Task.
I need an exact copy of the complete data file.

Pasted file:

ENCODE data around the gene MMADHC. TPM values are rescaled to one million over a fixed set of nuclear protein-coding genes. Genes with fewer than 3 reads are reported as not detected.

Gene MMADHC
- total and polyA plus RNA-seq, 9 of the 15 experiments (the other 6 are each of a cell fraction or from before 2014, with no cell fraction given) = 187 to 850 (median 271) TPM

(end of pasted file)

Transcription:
ENCODE data around the gene MMADHC. TPM values are rescaled to one million over a fixed set of nuclear protein-coding genes. Genes with fewer than 3 reads are reported as not detected.

Gene MMADHC
- total and polyA plus RNA-seq, 9 of the 15 experiments (the other 6 are each of a cell fraction or from before 2014, with no cell fraction given) = 187 to 850 (median 271) TPM